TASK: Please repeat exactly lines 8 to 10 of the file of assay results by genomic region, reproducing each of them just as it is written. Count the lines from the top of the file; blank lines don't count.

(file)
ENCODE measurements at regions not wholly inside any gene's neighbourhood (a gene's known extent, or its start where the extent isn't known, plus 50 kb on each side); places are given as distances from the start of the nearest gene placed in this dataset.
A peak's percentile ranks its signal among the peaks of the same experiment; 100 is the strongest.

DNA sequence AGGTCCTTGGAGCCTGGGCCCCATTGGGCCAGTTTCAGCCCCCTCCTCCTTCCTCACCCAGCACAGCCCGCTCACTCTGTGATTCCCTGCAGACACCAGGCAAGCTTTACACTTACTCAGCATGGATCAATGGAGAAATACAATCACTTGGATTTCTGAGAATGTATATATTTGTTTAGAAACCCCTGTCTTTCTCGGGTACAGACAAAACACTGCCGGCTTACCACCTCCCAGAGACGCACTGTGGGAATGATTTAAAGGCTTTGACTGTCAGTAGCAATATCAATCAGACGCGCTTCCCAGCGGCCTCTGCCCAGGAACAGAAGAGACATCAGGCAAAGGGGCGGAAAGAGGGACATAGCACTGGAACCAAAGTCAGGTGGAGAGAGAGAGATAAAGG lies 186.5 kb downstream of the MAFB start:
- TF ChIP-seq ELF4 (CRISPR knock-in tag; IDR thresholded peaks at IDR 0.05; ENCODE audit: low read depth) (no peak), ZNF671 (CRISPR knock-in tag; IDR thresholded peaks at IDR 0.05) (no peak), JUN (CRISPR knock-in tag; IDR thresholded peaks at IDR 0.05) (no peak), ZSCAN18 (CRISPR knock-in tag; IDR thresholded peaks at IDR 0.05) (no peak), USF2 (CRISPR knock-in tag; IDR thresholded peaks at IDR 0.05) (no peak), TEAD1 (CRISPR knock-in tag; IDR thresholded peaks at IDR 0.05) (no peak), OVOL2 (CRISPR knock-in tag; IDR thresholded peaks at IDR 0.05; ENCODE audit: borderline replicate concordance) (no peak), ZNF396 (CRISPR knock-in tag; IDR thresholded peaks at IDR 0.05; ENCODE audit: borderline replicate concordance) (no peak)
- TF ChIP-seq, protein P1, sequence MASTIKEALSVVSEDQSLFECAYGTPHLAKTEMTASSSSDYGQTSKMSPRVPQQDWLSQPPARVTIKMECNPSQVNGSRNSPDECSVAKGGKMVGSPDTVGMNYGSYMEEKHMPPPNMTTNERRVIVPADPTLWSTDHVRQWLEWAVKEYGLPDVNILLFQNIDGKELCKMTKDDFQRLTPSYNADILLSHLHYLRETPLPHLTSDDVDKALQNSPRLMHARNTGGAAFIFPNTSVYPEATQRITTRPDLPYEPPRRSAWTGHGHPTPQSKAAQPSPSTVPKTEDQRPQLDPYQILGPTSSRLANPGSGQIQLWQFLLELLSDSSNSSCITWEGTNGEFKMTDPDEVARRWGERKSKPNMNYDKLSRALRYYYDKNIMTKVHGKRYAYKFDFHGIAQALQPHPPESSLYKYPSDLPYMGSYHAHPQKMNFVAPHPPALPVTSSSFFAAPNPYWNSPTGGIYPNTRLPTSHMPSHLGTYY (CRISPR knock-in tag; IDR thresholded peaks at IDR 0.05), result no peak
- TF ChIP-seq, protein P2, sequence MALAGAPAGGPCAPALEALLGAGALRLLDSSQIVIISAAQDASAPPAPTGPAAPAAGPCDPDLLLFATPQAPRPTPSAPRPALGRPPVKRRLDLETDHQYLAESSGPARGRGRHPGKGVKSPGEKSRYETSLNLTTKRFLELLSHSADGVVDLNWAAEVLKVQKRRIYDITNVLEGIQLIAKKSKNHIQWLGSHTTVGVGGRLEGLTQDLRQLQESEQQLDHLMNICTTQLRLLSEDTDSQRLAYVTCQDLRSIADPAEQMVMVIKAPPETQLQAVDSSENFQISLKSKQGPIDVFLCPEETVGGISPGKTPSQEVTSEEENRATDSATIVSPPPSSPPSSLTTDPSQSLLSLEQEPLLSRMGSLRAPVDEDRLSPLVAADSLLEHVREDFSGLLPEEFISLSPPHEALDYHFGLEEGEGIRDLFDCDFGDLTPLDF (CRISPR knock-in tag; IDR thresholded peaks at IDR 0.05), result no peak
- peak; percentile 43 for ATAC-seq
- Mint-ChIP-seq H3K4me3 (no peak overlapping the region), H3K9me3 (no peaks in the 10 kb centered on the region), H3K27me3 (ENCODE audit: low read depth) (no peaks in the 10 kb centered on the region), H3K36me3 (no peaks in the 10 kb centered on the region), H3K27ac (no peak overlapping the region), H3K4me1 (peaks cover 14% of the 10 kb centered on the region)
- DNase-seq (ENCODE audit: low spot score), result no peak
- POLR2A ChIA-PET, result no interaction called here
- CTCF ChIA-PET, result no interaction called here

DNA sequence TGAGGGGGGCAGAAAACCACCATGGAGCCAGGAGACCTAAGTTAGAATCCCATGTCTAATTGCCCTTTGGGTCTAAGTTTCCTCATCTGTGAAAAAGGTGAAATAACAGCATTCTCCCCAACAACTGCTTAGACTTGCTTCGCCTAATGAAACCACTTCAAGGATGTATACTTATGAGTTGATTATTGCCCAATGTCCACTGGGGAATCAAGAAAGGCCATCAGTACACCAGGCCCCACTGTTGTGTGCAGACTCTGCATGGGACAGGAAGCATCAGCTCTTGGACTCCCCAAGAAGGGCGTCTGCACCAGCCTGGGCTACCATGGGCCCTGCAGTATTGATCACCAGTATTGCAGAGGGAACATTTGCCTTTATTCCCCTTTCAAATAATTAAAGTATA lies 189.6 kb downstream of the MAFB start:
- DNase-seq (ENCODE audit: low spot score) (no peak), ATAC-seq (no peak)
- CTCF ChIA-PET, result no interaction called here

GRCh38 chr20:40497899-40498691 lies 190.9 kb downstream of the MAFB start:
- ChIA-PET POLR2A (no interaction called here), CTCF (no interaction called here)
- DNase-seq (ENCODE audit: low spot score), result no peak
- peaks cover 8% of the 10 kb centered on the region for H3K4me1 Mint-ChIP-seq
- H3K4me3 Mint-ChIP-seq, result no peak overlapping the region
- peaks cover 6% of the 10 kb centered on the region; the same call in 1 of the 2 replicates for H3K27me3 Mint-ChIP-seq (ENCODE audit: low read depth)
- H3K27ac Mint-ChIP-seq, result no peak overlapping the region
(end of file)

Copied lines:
- Mint-ChIP-seq H3K4me3 (no peak overlapping the region), H3K9me3 (no peaks in the 10 kb centered on the region), H3K27me3 (ENCODE audit: low read depth) (no peaks in the 10 kb centered on the region), H3K36me3 (no peaks in the 10 kb centered on the region), H3K27ac (no peak overlapping the region), H3K4me1 (peaks cover 14% of the 10 kb centered on the region)
- DNase-seq (ENCODE audit: low spot score), result no peak
- POLR2A ChIA-PET, result no interaction called here